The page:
Yen advances to 7-week peak vs dollar on Greece, China worries

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The yen rose to a seven-week high against the dollar on Wednesday, as investors bought the Japanese currency for safety, spooked by plunging Chinese stocks and the still unresolved Greek debt crisis.

The low-yielding yen, used as a funding currency to buy other higher-yielding assets in so-called "carry trades," typically rallies in times of economic and financial stress as investors unwind these transactions.

In recent months, however, investors have also used the euro as a funding currency because of its low interest rates, and on Wednesday, the euro-funded carry trades were being unwound.

In unwinding the carry trades, traders repay loans taken out in euros and yen that were used to make bets on assets offering higher yields. An unwinding results in inflows in the funding currencies.

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"Greece and China have been at the forefront of investors' minds right now, although China is the bigger factor simply because of its size and its role as a global market player," said Ninh Chung, head of investment strategy and portfolio management at SVB Asset Management in San Francisco.

Greece on Wednesday formally applied for a three-year loan from the European Union.

Chinese stocks, meanwhile, fell again on Wednesday after the securities regulator warned that investors were in the grip of "panic sentiment", as the market showed signs of freezing up as firms scrambled to escape the rout by having their shares suspended.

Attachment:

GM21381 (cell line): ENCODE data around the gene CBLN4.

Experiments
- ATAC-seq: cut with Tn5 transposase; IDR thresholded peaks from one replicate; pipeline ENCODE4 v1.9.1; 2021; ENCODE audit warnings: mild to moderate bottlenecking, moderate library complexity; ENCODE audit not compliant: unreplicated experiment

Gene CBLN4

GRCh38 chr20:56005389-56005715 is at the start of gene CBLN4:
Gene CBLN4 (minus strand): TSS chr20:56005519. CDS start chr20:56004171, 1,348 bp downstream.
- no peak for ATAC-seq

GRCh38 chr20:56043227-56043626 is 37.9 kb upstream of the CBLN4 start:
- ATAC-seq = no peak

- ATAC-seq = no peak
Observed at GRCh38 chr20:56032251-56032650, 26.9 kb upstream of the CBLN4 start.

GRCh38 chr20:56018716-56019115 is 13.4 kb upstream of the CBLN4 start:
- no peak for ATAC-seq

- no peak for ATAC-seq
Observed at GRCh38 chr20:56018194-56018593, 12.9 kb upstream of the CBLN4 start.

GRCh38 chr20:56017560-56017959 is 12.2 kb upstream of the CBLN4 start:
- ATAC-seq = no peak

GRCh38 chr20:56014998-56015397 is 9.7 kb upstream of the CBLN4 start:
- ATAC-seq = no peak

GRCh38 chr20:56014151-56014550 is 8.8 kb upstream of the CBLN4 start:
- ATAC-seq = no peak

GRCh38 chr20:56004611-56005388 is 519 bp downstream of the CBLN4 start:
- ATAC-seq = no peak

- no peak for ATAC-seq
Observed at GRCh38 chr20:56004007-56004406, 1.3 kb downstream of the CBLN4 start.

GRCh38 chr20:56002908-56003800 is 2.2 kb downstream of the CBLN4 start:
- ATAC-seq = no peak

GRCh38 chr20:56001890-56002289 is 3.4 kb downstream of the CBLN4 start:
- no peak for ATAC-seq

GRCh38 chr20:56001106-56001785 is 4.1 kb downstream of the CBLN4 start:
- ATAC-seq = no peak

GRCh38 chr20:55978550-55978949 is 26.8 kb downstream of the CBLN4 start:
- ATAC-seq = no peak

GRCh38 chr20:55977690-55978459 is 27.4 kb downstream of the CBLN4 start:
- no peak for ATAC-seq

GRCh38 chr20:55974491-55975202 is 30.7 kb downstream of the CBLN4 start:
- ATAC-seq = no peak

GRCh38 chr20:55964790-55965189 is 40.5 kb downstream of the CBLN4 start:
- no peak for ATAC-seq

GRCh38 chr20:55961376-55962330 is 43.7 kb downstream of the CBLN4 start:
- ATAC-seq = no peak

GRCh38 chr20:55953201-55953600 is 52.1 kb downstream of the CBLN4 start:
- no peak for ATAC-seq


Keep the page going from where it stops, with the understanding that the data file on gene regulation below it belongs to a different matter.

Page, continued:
The dollar fell to its lowest since May 19 at 120.46 yen. It was last at 120.70 yen, down 1.48 percent. The euro also dropped against the yen, down 0.92 percent at 133.38 yen, after earlier sliding to a six-week low.

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Against the dollar, the euro was up 0.6 percent at $1.1075.

Meanwhile, the Federal Reserve on Wednesday released the minutes of the last monetary policy meeting in June. The Fed, in the minutes, said it needed to see more signs of a strengthening U.S. economy before raising interest rates. It also cited Greece's debt crisis as a serious concern.

The currency market, however, showed little reaction to the minutes.

"The minutes were somewhat less important to markets than normal, given the heightened level of more immediate concern regarding Greece and China," said Omer Esiner, chief market analyst at Commonwealth Foreign Exchange in Washington.

The dollar was 0.64 percent lower against a basket of currencies at 96.23.